Suspension and Tires
Once your GTI is properly quenched, the suspension is the next big step to take. Remember, reliability is always first, especially before increasing performance. Supporting mods make sure everything works better. In the case of modern GTI suspension, it is quite a curiously engineered setup that takes some trial and error to get right but the first thing to do is get good tires and wheels. The stock wheels are heavy and a 17-inch wheel removes quite a bit of weight. At the very least, get some grippy tires designed for track use. My personal choice is the Falken Azenis RT660.
I run a staggered tire setup. The difference on my car is that I staggered compounds instead of width. I’ll explain how it came about in another post, but it was the result of harebrained experimentation that works and kills understeer. I run an RT660 on the front and Michelin Pilot Sport A/S 4s on the rear. Believe me, it doesn’t oversteer everywhere. That’s how understeer-prone these cars are.
Getting 80% there with suspension takes a triad of mods: camber, caster, and a rear sway bar. For Mk5 and Mk6 owners, go with the Whiteline anti-lift kit or Powerflex adjustable caster bushings. These go a long way in waking up the frankly dead steering feel of those early VW electric power steering racks and add some much-needed on-center weight. For the Mk7 and MQB folks, the Whiteline caster bushings do much of the same job.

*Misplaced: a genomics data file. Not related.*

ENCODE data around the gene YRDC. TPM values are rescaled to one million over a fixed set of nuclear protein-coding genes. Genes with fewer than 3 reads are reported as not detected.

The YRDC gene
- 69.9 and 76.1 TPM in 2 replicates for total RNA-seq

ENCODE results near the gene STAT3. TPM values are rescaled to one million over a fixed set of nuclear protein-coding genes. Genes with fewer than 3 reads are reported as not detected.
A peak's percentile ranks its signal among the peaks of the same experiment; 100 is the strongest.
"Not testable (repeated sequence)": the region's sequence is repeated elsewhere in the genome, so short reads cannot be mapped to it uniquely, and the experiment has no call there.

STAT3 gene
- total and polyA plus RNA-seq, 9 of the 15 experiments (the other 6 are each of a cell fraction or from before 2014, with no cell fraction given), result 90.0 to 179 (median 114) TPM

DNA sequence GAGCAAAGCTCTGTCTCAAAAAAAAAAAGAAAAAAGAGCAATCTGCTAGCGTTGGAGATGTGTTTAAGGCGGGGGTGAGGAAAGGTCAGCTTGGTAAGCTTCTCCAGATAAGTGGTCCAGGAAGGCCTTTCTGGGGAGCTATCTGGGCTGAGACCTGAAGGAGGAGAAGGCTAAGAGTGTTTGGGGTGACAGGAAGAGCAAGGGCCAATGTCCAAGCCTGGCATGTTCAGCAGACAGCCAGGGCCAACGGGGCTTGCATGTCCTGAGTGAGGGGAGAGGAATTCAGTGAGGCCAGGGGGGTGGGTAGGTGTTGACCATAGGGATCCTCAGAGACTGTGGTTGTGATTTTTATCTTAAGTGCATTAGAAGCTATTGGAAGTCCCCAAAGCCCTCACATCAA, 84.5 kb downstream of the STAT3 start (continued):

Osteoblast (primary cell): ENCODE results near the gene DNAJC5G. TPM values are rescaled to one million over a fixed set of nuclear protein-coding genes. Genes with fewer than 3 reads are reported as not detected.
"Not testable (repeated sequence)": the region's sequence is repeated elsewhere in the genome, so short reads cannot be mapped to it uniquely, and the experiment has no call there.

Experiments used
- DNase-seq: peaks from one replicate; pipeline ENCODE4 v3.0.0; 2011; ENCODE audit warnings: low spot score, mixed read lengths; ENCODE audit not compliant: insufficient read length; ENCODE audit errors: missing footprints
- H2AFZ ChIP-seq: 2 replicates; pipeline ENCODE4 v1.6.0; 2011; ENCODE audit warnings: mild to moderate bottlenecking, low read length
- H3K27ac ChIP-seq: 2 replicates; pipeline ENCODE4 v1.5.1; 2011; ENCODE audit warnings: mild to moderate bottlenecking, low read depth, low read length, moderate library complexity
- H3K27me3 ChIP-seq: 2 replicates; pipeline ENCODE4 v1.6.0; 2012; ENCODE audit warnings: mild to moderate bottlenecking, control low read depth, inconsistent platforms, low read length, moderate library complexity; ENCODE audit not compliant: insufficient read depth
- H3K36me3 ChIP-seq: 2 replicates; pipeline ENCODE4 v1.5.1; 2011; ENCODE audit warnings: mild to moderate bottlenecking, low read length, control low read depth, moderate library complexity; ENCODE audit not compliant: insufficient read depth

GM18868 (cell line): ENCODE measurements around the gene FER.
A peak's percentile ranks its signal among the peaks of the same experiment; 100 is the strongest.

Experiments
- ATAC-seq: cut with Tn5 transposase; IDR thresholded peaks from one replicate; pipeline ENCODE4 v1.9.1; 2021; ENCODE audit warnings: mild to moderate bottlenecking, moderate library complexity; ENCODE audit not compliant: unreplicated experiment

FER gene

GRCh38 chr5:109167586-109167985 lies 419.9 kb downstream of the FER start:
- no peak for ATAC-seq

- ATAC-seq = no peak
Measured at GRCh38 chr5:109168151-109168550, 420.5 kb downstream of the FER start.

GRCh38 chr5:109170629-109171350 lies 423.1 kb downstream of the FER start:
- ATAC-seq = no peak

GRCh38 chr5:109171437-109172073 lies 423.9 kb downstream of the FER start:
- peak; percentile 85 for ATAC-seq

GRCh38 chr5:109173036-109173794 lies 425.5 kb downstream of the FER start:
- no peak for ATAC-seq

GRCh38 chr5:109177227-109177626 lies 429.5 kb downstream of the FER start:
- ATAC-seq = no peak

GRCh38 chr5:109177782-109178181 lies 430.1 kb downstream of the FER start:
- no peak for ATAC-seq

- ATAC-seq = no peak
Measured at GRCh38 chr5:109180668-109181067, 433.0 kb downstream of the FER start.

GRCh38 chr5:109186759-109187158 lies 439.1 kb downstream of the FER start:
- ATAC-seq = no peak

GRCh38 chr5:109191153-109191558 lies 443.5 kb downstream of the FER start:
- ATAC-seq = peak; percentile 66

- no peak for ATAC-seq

Camber can only be handled with camber plates thanks to the clamp-type design of the VW steering knuckles. Another caveat is most camber plate designs require the strut top to be unbolted for camber adjustment thanks to a strut tower cup restricting access to the center of the strut from the top. Owners have cut the cup with no ill consequences as it has no real structural purpose, but it’s just annoying to have to do it.
Ground Control sells camber plates that are adjustable from the top, making alignments easy. They are also well-designed and up to the task, whereas many of the cheaper options might not be able to do the job. Adjusting to-1.5 to -2 degrees of camber goes an incredibly long way with these cars to adding grip, reducing understeer, and even wearing the tires more evenly on the track. I’ve found that my tires last an extra track day or two with some camber and they no longer cord the insides.
The final piece of the essential suspension puzzle is a rear sway bar. In my experience with the Mk6, these cars respond dramatically to changes in sway bar stiffness and my car runs a matched set of 24-mm Whiteline sway bars. If I had to do it again, I would go straight to 034 Motorsport and get their 25.4-mm rear sway bar, designed to work with the stock front sway bar. This is excellent because the stock front sway bar requires a finicky front subframe removal to replace.
Then some final tricks for Mk5 and Mk6 folks include my highly recommended combination of Passat/CC aluminum front uprights and control arms that lighten the front suspension, add rigidity, and change the effective steering ratio. This makes the car turn in more eagerly and helps it dance better, at least for my hands. And some brake pads and fluid should be on the list too. No need for larger brakes as these GTIs have adequate braking power and heat capacity, but a big brake kit could help pedal feel.
This is just the beginning for any GTI owner looking to make their jack of all trades just a bit better on racing tarmac. Like modifying anything else, the rabbit hole is deep and is also influenced strongly by personal preference and setup. My goal for this is to get some GTI people started on a journey, and these parts should afford anyone a bit more driving satisfaction. Even on a backroad. Just make sure to lift-off oversteer for me.